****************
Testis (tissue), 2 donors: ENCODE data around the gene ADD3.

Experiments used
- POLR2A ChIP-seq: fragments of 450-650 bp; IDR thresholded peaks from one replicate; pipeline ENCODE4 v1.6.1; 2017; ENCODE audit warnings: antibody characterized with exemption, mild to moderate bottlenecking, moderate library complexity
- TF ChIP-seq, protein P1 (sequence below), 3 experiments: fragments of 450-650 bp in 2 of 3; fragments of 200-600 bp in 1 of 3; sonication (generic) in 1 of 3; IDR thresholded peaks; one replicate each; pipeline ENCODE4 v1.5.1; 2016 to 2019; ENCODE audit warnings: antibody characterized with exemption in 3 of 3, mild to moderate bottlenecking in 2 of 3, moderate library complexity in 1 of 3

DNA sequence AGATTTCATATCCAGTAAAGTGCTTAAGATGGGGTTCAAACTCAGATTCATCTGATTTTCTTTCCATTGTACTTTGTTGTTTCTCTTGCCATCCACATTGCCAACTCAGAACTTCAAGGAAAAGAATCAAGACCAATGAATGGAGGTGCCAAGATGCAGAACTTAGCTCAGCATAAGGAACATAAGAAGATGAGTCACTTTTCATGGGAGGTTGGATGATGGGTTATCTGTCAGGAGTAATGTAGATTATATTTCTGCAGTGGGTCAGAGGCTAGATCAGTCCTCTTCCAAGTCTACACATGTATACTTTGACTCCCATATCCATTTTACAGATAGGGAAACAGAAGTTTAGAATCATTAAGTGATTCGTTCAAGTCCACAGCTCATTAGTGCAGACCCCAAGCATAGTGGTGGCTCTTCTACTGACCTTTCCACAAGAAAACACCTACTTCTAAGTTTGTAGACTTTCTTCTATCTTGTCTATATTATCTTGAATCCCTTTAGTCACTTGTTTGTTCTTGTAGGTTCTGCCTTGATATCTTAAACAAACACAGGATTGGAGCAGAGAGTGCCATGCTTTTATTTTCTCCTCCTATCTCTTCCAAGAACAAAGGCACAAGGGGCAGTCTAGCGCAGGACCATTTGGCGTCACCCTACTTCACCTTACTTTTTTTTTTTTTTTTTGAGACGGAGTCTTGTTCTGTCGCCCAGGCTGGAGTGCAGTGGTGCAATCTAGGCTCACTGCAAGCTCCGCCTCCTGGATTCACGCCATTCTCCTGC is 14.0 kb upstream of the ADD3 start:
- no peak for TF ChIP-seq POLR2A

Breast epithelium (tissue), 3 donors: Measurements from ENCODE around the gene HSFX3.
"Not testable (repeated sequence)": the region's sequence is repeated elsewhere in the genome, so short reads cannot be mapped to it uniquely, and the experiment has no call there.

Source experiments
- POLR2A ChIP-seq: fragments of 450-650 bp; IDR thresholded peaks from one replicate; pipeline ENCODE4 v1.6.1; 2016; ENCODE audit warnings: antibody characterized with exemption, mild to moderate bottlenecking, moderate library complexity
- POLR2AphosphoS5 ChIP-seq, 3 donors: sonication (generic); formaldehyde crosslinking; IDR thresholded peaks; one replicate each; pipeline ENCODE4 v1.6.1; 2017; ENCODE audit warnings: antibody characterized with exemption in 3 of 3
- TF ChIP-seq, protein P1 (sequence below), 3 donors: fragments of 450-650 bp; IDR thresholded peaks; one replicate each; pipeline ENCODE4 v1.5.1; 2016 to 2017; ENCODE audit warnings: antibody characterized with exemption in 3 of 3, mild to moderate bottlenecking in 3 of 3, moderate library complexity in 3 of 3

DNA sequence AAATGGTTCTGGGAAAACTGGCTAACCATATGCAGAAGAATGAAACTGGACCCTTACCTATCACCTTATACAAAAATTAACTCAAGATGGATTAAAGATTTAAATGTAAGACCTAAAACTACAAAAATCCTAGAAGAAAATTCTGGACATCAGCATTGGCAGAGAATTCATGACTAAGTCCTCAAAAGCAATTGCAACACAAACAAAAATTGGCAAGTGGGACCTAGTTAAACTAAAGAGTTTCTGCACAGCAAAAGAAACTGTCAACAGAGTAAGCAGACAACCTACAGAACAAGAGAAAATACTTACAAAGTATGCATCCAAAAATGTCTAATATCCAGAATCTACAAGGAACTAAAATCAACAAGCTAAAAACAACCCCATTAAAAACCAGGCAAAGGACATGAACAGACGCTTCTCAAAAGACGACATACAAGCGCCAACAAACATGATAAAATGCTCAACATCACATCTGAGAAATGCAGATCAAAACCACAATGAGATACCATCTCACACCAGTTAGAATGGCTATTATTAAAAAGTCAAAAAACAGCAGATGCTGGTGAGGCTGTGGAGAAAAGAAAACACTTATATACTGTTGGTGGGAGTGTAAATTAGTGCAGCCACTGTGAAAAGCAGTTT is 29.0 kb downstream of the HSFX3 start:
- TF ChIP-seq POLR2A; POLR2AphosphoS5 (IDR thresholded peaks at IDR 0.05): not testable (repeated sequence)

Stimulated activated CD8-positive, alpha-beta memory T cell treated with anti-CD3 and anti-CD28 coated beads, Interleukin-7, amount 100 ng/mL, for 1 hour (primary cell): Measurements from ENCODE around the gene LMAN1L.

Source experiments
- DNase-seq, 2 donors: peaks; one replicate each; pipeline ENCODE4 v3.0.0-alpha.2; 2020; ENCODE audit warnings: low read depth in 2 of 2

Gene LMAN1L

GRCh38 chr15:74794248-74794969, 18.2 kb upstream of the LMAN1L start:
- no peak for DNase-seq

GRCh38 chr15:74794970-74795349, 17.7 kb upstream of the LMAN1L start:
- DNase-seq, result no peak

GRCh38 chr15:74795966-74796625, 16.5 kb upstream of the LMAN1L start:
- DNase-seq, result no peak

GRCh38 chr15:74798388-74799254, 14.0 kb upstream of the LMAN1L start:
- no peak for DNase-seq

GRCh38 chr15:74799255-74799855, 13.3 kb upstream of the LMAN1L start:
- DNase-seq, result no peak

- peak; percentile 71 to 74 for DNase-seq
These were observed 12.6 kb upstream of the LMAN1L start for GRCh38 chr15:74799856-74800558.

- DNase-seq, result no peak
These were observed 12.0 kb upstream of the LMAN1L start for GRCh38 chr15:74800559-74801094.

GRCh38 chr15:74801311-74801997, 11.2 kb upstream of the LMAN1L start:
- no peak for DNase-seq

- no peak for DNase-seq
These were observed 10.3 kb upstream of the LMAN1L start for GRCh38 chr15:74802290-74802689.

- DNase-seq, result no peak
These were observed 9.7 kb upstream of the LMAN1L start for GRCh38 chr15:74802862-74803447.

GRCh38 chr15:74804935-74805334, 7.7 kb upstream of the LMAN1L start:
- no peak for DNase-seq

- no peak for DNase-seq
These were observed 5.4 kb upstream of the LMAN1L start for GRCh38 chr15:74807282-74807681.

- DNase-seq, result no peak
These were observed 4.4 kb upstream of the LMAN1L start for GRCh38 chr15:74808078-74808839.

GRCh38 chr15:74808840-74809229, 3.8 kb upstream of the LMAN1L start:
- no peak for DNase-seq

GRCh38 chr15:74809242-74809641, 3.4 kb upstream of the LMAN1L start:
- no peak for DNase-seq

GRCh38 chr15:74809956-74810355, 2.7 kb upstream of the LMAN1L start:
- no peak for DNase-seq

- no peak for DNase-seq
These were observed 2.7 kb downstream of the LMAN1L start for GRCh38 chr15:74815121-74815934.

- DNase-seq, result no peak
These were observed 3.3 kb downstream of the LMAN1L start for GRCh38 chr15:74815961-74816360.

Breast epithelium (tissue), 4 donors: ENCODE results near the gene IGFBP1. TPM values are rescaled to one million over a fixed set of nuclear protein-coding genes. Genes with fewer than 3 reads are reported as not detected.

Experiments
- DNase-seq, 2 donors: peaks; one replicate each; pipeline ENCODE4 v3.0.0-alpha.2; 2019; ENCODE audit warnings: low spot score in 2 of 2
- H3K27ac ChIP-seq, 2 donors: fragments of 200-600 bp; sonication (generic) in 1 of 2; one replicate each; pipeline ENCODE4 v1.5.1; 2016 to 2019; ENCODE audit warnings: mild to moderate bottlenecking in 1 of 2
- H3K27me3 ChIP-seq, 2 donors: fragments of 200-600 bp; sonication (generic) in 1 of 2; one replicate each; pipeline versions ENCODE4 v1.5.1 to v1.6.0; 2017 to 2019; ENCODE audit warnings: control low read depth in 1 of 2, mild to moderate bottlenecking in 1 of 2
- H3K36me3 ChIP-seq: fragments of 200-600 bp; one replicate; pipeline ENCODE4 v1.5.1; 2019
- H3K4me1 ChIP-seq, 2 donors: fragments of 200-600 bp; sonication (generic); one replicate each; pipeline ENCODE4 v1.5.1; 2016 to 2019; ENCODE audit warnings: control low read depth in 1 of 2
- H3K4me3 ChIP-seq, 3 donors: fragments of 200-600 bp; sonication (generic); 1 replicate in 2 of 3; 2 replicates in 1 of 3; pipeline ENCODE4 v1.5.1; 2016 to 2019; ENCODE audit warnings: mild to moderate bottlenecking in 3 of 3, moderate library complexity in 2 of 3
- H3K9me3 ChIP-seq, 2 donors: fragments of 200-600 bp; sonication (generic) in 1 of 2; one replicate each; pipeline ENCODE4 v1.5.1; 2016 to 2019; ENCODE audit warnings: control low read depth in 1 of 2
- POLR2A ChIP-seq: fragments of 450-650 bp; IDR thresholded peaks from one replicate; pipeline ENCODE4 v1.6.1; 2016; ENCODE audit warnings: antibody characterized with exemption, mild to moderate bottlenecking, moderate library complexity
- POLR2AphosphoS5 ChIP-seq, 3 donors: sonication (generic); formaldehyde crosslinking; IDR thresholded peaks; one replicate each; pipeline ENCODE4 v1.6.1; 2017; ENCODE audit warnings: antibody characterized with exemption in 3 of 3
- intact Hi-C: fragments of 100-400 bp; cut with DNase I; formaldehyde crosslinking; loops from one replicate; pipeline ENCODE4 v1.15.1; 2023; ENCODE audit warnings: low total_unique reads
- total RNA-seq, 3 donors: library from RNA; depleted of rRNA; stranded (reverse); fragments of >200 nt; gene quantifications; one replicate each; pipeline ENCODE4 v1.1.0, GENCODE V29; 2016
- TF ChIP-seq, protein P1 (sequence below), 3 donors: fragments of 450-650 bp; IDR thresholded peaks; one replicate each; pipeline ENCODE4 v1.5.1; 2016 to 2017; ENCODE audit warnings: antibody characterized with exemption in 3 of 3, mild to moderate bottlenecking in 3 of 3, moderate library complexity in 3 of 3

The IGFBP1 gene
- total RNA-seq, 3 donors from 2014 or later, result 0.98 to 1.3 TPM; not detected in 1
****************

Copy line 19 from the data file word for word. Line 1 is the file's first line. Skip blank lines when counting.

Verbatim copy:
GRCh38 chr15:74794248-74794969, 18.2 kb upstream of the LMAN1L start: